Cold, Wind and Hypothermia

Cold, Wind and Hypothermia

Continuing our teacher note series, today we look at the combination of cold, wind and hypothermia. This teacher note comes under environmental considerations for What role do preventative actions play in enhancing the wellbeing of the athlete? in Sports Medicine. The teacher note says:

Students should understand how the combination of heat and humidity or cold and wind increases the likelihood of hyperthermia and hypothermia respectively.

Last week we looked at heat, humidity and hyperthermia, today’s focus is cold, wind and hypothermia.

Once again I am going to presume knowledge as we go, so if you have no idea about this content, please click the environmental considerations link, and read through the usual content.

A cold environment increases the likelihood of hypothermia in a number of ways. First on cold days your body will lose more heat through radiation into the surrounding atmosphere. As you use ATP to create energy (including heat energy) some will be lost by your body radiating heat.

Secondly, a cold environment means other surfaces are going to be cold and touching them will transfer heat from your body to the object. This heat can leave your body and go into any object, including your clothes or any equipment needed for the sport. Unless you find an object that is warm, such as a heat pack or another person, heat will be lost through conduction making hypothermia more likely.

Thirdly your body will continue to lose heat through evaporation (our bodies main mechanism for heat loss and temperature regulation). On  cold day, an athlete will sweat less, but the sweat they produce will be cooled by the surrounding environment removing more heat from your body whether it evaporates or not.

If we add wind to the cold climactic conditions then heat loss increases due to convection. The stronger the wind the greater the heat loss due to convection and the more cold the athlete’s body becomes. This added heat loss further increases the likelihood of hypothermia placing the athlete’s wellbeing at risk.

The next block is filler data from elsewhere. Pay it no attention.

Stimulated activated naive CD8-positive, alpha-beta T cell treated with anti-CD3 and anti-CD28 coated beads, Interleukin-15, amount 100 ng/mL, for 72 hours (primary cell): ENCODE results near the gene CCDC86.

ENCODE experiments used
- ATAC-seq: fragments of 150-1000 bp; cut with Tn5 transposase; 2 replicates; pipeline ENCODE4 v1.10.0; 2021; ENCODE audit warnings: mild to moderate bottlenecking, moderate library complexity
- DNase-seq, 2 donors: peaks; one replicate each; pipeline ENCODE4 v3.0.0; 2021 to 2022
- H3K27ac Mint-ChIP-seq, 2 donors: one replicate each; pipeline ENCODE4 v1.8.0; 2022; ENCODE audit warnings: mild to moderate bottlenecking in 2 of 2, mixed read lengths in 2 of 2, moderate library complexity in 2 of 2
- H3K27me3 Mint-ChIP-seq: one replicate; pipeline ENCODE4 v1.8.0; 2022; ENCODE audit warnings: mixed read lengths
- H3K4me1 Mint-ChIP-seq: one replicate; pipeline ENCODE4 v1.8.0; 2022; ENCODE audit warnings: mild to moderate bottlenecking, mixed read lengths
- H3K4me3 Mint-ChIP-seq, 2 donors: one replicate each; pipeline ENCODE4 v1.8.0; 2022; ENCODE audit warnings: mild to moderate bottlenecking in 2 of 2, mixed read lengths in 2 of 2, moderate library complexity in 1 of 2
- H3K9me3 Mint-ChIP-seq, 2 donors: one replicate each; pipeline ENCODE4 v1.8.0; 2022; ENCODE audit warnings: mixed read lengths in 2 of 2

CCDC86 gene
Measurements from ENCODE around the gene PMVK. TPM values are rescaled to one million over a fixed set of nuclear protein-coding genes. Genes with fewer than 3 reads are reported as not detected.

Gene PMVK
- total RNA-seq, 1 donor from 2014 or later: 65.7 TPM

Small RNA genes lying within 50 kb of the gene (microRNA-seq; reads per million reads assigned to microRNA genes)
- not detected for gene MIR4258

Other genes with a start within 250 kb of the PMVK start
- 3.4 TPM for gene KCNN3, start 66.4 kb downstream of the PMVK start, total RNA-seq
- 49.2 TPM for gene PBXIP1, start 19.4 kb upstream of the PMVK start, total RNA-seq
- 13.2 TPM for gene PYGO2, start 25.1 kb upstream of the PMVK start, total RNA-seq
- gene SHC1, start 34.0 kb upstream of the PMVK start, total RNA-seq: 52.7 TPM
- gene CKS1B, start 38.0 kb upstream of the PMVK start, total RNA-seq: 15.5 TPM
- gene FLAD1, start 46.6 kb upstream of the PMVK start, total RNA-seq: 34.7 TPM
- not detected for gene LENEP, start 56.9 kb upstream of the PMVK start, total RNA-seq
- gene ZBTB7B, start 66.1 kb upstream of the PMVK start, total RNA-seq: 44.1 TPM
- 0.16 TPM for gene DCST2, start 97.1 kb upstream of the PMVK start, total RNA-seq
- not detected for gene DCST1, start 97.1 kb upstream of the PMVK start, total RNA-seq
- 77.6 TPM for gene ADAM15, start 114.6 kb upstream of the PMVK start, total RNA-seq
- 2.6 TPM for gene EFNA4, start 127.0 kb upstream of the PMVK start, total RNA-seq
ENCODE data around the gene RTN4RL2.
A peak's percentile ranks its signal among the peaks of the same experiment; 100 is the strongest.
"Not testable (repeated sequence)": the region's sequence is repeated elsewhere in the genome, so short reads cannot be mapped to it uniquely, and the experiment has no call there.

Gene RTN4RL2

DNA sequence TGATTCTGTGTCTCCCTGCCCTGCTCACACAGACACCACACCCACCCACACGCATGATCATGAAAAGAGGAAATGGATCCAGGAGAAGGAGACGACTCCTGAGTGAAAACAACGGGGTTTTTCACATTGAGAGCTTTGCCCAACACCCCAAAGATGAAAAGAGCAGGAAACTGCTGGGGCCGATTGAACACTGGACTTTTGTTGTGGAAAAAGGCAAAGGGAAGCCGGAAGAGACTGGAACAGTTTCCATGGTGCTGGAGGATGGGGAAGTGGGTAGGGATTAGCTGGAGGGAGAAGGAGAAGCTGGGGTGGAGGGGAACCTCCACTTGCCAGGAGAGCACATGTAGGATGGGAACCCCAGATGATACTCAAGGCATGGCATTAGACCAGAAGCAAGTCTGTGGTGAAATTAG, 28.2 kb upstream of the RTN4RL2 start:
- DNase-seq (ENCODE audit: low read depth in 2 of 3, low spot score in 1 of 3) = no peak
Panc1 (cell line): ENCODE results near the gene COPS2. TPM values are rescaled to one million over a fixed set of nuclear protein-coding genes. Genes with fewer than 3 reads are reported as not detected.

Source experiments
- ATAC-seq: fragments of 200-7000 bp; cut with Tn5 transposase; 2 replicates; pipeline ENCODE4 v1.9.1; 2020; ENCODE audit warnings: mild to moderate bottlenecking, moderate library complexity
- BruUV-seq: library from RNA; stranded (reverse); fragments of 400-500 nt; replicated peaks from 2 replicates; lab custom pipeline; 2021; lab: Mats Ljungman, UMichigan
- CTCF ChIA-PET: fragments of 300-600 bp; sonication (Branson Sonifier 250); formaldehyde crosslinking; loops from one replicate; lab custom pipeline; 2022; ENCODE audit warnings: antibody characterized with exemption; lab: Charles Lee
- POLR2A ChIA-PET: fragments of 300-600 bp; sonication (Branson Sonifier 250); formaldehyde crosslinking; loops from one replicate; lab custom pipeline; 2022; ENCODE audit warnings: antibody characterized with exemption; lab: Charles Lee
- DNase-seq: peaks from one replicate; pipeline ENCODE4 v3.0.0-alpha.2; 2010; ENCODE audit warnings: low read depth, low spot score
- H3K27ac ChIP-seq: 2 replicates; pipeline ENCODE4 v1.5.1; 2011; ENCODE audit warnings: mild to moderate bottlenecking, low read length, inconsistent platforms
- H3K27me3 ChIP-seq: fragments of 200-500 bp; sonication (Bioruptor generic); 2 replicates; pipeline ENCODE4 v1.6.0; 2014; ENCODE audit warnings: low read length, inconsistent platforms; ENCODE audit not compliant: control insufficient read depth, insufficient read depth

cold, wind and hypothermia wet

Given that rain often comes with cold, windy conditions, you may also want to think about the extra loss of heat through the convection of water running over the skin surface. But you don’t NEED to add this to your answer in a HSC PDHPE exam.

In summary, cold, wind and hypothermia often go together in sports performance or training. If the climactic conditions are cold and windy, the body will lose heat through: radiation, conduction, evaporation, and convection. To add wind to cold climactic conditions increases heat loss through convection, especially if the wind is strong and cold. Our bodies respond by increasing energy production through shivering etc in order to raise body temperature. Cold, wind and hypothermia make sport risky to athlete wellbeing.

By |2016-01-25T09:47:23+10:00January 25th, 2016|Articles, HSC PDHPE, Sports Medicine, Teacher note|Comments Off on Cold, Wind and Hypothermia

About the Author:

Founder of and TeachersPD, Host of the Effective Teaching podcast and Co-host of The Education Station podcast Education Consultant, Deputy Principal at SEDA College, Google for Education Trainer and Innovator, Former ACHPER NSW Board Member, Presenter for EdTech Team, ACHPER and the PDHPE Teachers Association. B App Sc (Ex & Sp Sc), Dip Ed